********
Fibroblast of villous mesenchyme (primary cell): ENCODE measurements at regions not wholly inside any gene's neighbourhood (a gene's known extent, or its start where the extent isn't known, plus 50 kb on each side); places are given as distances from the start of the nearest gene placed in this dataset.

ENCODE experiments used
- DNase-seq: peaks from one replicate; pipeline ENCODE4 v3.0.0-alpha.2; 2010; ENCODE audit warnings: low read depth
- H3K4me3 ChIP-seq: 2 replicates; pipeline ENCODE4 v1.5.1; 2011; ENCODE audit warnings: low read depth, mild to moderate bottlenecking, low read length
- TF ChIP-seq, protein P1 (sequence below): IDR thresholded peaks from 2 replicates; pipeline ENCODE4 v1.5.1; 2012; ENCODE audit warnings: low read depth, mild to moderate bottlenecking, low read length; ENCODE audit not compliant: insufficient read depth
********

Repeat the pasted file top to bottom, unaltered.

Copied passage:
Fibroblast of villous mesenchyme (primary cell): ENCODE measurements at regions not wholly inside any gene's neighbourhood (a gene's known extent, or its start where the extent isn't known, plus 50 kb on each side); places are given as distances from the start of the nearest gene placed in this dataset.

ENCODE experiments used
- DNase-seq: peaks from one replicate; pipeline ENCODE4 v3.0.0-alpha.2; 2010; ENCODE audit warnings: low read depth
- H3K4me3 ChIP-seq: 2 replicates; pipeline ENCODE4 v1.5.1; 2011; ENCODE audit warnings: low read depth, mild to moderate bottlenecking, low read length
- TF ChIP-seq, protein P1 (sequence below): IDR thresholded peaks from 2 replicates; pipeline ENCODE4 v1.5.1; 2012; ENCODE audit warnings: low read depth, mild to moderate bottlenecking, low read length; ENCODE audit not compliant: insufficient read depth